Then there is the country itself. From the outset, the right-wing coalition – consisting of the League and Forza Italia – lacked the two-thirds majority in Parliament that would have allowed it to amend the Constitution without a popular vote. Ms. Meloni’s dream of turning Italy’s parliamentary democracy into a presidential system, what critics see as the first step to a dangerous expansion of executive power, has been ruled out.

Bad coalition government management won’t be easy either. On one side is Matteo Salvini, the talented leader of the Federation. Indignant at Meloni’s rise – for which he has paid the price – and staunchly supportive of Putin, he could cause a ton of trouble. On the other hand, there was Silvio Berlusconi, who was have been warned to its partners that Forza Italia “will break with the government if it takes an anti-EU stance.” In this controversial context, it will be extremely difficult for Ms. Meloni to pass any policy that is truly disruptive. If she does, the well-heard calls to reinstate Mario Draghi, the leader of the government of national unity that collapsed in July, will grow louder.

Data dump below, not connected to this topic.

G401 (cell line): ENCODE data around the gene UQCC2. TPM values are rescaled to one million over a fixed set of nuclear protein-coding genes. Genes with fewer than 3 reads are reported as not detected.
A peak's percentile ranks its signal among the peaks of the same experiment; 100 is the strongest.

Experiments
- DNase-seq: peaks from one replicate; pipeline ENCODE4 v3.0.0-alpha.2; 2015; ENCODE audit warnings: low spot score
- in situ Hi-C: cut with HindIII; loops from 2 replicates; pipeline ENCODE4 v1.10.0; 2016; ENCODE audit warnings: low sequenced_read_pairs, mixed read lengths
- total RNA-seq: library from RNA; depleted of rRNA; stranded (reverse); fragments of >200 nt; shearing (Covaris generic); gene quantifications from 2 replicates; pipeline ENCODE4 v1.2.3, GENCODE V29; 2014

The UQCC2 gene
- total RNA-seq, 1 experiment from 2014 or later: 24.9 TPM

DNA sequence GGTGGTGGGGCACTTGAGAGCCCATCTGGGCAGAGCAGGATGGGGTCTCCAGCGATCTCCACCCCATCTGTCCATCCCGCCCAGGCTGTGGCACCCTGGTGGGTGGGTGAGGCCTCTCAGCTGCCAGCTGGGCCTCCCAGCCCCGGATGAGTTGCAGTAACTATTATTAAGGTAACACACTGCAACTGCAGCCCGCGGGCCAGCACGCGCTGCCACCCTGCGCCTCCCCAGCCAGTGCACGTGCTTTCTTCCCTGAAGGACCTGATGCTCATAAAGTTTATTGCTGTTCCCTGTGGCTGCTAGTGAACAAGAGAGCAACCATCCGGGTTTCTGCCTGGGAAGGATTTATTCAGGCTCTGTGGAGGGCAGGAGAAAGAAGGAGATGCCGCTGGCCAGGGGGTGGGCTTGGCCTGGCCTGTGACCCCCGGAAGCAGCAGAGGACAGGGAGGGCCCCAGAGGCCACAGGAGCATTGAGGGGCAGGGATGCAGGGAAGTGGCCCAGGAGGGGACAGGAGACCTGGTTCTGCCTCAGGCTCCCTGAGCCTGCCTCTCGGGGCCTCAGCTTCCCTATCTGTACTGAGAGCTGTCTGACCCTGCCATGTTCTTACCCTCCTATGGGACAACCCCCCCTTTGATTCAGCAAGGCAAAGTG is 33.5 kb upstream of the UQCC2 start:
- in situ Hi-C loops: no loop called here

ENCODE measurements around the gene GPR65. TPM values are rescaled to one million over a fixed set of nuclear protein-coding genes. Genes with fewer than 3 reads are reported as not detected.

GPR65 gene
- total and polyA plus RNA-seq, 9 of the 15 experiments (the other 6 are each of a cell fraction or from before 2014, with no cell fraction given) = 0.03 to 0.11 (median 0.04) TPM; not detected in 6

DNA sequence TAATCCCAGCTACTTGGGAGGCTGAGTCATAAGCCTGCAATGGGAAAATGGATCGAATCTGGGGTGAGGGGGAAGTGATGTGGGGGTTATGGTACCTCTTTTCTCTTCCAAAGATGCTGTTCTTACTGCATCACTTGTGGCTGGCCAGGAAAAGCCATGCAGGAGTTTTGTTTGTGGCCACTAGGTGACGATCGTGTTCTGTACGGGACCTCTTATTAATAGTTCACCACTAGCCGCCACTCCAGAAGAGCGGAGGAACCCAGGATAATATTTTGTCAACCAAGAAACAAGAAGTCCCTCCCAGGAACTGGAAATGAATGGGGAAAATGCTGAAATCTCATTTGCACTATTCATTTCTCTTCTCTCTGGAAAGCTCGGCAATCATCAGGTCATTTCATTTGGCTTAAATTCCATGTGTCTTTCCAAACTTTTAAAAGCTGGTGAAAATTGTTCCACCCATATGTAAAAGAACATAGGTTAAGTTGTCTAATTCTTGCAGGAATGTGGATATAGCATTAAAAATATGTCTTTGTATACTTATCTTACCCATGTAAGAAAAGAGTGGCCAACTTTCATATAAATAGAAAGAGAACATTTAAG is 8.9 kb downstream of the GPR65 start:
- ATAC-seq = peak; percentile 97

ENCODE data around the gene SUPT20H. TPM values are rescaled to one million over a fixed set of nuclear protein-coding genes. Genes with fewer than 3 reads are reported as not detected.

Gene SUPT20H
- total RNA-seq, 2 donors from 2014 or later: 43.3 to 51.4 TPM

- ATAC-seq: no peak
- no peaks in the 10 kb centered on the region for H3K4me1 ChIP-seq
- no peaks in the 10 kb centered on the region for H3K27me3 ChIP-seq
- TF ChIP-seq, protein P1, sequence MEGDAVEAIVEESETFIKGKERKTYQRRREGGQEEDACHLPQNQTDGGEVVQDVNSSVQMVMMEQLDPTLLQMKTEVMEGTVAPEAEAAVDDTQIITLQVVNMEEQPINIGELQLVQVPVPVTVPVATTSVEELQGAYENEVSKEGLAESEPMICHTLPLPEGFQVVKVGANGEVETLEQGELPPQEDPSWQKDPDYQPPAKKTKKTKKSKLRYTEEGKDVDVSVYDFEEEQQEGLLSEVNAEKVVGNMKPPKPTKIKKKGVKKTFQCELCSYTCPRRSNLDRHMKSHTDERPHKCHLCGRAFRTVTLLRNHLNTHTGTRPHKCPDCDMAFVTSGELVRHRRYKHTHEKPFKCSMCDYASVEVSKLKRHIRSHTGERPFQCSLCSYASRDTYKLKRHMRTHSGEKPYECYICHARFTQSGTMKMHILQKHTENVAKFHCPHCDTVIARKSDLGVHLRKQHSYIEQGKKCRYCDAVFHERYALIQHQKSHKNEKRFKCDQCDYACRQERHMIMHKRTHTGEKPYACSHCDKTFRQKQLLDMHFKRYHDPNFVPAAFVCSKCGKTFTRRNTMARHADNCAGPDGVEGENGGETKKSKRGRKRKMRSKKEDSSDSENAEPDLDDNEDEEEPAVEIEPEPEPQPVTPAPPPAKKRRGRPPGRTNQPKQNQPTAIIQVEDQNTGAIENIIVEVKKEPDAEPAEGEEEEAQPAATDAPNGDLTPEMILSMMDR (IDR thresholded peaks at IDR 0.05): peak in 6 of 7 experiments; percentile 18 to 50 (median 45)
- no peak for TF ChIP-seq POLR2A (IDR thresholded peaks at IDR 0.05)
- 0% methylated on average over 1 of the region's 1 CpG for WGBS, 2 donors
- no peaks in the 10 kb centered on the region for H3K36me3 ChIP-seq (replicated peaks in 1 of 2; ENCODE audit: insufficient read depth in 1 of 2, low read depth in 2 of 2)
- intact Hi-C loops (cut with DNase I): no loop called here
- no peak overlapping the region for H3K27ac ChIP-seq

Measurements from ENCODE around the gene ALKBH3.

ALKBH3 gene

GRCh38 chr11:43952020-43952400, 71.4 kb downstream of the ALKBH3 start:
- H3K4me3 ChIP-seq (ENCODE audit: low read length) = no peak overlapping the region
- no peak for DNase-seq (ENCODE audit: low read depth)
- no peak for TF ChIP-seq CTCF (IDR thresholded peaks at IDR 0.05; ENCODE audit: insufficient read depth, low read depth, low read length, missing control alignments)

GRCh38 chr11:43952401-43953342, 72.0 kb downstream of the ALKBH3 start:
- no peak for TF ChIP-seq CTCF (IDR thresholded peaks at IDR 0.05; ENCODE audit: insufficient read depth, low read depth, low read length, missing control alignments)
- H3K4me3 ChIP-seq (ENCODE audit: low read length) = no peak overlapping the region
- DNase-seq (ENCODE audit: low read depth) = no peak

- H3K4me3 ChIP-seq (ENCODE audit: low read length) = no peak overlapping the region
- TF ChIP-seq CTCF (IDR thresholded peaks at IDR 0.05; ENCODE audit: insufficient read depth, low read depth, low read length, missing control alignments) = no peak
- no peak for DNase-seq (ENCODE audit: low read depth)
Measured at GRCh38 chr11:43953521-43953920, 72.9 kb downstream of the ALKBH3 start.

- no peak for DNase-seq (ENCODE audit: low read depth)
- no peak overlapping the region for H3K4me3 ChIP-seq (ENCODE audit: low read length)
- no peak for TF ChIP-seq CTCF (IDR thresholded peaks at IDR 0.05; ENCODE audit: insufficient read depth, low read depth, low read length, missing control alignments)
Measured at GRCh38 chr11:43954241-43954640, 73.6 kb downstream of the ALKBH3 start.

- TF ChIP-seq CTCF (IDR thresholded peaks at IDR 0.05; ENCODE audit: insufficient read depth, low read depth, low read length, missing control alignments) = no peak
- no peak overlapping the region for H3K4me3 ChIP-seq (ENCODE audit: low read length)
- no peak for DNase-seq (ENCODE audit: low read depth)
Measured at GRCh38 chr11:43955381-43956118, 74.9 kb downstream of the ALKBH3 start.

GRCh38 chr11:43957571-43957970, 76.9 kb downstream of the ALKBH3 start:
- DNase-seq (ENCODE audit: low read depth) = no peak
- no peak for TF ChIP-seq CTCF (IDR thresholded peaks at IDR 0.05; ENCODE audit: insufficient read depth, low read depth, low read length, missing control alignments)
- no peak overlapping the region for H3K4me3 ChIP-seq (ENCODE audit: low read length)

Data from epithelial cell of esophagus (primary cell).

Italy’s notoriously volatile political environment is also balanced by democratic institutions designed to promote stability and prevent authoritarian setbacks. The decentralized system is made up of 20 semi-autonomous regions and nearly 8,000 self-governing cities, firewalls for centralized control of power. The Constitutional Court, whose general legitimacy has never been questioned, is quite independent from political influence, and the judicial system has recently undergone a comprehensive process, Driven by the EU to revolutionize. Any attempt by Ms. Meloni to boast authority over herself will be met with fierce opposition.

To be sure, there are real reasons to worry. Ms. Meloni was the first post-fascist leader to win national elections in Italy after World War II, and her party is the heir to the Italian Social Movement, the reincarnation of the Fascist Party. has long since been dissolved and is constitutionally prohibited. The process of “de-demonization” that the Italian Brothers went through, including publicity reject fascist traditiondid not extinguish deeply rooted connection with neo-fascists. Party officials are often caught confused and doing business with the most sketchy far-right groups around.

Furthermore, Meloni’s concurrence, if not her current political leanings, lies in Europe’s illiberalism. Most recently on September 15, she led her party to vote against censorship of the European resolution. Mr. Orban, and she is a close ally of Poland’s ruling Justice and Law party, which is embroiled in a bitter rule of law dispute with the European Commission over government judicial control. Her background – anti-immigrant, socially reactionary and steeped in a culture of cronyism and tribalism – cannot be confused with nationalism and extremism.

Of course, all of this is problematic. But not all problems lead to autocracy.